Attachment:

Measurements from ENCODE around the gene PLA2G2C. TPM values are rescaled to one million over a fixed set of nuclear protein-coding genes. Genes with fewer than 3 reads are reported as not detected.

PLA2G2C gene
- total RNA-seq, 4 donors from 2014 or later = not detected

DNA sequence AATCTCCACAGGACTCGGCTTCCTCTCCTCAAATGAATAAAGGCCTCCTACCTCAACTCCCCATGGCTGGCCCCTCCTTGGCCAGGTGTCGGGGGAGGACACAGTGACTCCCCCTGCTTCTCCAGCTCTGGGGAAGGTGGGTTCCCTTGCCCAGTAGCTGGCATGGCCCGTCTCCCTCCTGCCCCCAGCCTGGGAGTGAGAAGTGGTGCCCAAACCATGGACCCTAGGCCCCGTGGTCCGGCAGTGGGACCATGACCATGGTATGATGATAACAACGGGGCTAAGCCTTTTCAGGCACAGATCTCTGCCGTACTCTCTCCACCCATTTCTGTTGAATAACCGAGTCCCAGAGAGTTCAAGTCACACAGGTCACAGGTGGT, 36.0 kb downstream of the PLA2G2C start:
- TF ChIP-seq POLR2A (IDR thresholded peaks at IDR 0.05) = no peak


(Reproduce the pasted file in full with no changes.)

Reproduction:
Measurements from ENCODE around the gene PLA2G2C. TPM values are rescaled to one million over a fixed set of nuclear protein-coding genes. Genes with fewer than 3 reads are reported as not detected.

PLA2G2C gene
- total RNA-seq, 4 donors from 2014 or later = not detected

DNA sequence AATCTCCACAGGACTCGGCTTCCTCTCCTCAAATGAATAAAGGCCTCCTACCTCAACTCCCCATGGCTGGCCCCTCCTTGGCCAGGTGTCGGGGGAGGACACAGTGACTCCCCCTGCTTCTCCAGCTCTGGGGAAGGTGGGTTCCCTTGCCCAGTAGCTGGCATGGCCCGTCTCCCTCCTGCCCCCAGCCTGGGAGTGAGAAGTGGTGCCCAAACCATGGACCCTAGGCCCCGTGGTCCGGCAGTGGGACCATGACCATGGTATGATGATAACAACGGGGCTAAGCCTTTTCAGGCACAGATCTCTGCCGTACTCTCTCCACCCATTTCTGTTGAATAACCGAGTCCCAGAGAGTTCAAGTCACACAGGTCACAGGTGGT, 36.0 kb downstream of the PLA2G2C start:
- TF ChIP-seq POLR2A (IDR thresholded peaks at IDR 0.05) = no peak